All About Hearing Aids – a Consumer's Guide
Purchasing a hearing aid can be a difficult and confusing decision without the proper guidance and information. This fact sheet from Massachusetts Eye and Ear Infirmary will help guide your choices dispel some myths.
How to Know if You Need a Hearing Aid
The best way to determine if you have hearing loss and need a hearing aid is to get an audiological evaluation from an audiologist. An audiologist is a licensed professional with doctoral or master's level training, who can perform the tests required to fully and accurately assess your hearing loss and advise you whether hearing aids may be of benefit.
The audiologist may recommend that you have an examination by an ear doctor to rule out any medical problems that may rule out hearing aids (not every type of deafness or hearing loss can be helped with hearing aids). Typically, the physician's exam, the audiological evaluation and the Hearing Aid Center appointment can be scheduled and completed on the same day.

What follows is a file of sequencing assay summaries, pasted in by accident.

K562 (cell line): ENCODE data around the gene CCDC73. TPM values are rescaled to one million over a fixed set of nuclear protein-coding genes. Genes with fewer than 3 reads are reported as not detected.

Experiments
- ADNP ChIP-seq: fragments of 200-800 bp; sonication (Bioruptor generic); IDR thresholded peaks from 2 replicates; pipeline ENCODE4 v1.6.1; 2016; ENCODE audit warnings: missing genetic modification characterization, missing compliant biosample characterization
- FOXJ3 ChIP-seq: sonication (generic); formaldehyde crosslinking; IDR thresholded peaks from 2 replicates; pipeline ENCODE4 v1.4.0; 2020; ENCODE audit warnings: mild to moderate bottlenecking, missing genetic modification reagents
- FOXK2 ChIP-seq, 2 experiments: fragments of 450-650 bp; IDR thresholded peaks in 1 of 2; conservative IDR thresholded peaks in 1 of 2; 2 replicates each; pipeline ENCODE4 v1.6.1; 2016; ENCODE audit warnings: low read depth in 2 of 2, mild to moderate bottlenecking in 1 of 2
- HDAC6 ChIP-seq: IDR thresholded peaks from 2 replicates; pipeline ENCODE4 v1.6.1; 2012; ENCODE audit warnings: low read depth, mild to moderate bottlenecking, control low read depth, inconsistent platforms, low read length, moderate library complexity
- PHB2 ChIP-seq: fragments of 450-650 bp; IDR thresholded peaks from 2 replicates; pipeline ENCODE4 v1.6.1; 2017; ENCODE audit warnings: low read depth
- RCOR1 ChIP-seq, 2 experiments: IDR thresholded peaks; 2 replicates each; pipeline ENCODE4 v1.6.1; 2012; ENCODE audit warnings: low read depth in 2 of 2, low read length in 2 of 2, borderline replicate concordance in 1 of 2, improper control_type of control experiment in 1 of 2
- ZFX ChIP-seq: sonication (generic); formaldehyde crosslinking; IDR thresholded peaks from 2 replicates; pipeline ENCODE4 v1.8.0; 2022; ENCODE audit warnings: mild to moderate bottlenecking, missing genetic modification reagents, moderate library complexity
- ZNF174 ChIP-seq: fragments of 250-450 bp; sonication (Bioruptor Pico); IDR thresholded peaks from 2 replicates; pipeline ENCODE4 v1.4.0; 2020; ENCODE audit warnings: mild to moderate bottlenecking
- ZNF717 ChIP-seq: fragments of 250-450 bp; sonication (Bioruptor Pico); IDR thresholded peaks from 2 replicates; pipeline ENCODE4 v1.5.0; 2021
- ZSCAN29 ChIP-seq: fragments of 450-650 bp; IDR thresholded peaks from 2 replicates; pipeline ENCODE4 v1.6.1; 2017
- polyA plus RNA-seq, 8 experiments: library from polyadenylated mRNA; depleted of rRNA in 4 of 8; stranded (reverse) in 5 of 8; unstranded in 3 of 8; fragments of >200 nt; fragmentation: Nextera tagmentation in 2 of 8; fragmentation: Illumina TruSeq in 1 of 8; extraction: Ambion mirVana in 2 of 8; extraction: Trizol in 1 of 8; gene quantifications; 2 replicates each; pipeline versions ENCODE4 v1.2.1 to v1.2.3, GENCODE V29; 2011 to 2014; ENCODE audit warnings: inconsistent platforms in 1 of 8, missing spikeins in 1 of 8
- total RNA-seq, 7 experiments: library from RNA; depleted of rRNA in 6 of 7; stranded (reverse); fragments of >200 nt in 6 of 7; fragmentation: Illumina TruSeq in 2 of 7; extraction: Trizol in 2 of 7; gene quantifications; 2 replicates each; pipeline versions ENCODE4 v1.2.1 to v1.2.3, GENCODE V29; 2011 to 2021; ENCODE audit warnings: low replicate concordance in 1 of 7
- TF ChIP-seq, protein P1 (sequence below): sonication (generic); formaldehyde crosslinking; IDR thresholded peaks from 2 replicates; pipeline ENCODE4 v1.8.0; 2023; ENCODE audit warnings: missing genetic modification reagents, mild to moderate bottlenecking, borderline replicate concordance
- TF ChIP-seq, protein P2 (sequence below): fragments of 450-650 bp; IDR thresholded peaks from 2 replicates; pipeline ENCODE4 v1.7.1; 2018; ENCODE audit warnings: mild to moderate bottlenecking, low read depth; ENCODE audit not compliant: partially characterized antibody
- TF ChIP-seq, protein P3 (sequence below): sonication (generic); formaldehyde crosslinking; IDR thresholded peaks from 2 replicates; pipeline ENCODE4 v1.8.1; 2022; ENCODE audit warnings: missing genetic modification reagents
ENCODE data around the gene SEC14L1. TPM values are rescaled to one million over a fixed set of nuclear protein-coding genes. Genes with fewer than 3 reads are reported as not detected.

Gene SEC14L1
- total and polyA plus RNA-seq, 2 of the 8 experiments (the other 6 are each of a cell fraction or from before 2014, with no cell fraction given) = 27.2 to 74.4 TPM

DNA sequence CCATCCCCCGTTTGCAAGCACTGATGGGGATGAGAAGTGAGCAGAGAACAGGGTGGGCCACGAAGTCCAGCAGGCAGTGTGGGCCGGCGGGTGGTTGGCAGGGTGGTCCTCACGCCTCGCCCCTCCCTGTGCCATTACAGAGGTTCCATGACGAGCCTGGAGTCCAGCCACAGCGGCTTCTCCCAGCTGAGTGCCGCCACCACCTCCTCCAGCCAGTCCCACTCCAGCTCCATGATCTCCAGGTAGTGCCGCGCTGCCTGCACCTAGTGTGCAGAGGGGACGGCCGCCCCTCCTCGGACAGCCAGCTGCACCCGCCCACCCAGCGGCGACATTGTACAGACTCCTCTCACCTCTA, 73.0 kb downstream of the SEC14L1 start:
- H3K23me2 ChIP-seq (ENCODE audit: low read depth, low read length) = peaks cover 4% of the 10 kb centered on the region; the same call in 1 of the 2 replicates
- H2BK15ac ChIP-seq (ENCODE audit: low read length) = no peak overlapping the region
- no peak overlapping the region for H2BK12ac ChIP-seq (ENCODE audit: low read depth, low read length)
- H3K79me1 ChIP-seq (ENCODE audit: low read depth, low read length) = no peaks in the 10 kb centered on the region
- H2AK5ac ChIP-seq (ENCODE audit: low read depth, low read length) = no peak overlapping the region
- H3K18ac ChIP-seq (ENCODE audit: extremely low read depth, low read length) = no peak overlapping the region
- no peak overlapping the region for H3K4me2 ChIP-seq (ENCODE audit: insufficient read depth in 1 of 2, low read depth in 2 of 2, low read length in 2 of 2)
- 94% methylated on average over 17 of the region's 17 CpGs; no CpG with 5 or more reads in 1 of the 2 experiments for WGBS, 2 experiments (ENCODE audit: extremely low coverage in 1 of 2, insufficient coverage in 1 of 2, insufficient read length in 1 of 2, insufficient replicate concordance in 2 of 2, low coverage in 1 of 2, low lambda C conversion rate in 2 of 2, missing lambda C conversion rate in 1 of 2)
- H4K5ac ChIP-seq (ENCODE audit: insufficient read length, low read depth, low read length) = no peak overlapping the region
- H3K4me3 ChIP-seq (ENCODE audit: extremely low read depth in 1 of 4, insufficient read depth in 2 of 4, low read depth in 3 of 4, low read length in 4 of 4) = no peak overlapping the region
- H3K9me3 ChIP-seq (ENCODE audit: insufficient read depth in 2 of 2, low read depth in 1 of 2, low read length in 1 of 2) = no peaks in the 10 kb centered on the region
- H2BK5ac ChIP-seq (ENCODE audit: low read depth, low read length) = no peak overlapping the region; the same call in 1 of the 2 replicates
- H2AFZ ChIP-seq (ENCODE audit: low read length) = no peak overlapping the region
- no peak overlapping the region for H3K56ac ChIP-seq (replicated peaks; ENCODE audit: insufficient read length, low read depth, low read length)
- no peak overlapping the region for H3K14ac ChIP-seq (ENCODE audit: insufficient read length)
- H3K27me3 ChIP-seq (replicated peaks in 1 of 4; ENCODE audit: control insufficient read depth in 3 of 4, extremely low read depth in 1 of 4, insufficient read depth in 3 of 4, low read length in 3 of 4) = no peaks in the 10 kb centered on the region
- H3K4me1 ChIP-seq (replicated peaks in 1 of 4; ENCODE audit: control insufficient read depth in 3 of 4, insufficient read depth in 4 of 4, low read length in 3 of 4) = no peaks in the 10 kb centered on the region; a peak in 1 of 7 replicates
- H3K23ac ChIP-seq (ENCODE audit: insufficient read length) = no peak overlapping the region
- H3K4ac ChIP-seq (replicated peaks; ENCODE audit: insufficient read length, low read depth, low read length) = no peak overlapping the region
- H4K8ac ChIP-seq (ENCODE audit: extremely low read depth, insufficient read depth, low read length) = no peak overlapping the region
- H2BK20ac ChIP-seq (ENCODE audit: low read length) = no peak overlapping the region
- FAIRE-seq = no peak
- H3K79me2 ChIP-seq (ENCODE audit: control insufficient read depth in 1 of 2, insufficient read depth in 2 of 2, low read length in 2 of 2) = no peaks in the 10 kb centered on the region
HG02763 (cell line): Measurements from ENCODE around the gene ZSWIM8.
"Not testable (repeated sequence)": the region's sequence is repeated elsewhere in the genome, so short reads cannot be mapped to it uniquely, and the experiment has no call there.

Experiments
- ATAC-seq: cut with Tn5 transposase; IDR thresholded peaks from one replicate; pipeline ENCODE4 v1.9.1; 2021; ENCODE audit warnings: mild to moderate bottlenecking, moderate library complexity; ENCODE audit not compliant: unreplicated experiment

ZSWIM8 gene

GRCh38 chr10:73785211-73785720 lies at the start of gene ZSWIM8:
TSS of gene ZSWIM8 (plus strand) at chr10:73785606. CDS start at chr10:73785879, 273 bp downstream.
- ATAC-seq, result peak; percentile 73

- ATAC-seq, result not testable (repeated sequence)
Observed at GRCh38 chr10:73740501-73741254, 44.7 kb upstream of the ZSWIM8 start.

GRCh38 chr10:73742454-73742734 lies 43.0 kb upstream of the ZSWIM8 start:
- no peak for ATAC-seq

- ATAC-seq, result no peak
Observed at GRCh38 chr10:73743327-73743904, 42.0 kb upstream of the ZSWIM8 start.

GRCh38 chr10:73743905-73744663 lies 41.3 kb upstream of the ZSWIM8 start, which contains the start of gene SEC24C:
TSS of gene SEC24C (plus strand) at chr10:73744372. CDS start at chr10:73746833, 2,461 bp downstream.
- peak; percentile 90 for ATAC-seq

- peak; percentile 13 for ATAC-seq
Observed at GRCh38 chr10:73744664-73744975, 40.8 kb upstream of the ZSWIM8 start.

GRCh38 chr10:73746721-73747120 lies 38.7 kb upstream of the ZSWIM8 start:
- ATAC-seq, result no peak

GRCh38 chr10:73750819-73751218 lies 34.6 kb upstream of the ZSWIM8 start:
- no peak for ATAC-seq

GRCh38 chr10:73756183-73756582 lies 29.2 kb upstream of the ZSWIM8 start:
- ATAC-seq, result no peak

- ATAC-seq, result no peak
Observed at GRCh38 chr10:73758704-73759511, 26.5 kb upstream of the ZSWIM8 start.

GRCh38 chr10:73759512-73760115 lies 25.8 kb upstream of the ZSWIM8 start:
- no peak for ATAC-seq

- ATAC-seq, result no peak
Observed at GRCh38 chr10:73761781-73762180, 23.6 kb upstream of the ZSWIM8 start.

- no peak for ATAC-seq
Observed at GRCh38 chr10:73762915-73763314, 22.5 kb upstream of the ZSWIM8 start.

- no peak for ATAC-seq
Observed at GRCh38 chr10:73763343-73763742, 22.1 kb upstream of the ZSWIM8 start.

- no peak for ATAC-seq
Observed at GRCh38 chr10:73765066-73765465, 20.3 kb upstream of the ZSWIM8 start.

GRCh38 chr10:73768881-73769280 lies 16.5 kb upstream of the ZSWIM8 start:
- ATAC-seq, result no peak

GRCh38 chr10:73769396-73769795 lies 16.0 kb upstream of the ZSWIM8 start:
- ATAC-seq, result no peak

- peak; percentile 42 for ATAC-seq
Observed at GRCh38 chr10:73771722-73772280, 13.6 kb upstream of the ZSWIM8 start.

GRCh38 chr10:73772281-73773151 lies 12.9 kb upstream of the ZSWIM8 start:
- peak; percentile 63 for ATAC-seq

How Hearing Aids Work
The hearing aid is like a very small PA or public address system, amplifying sound with a microphone, amplifier and loudspeaker. The hearing aid is a small, battery-powered electronic device with the same three basic components: a microphone that picks up sound around you, an amplifier that makes the sound louder, and a receiver that delivers the amplified sound to your ear.
Page updated 2/16/09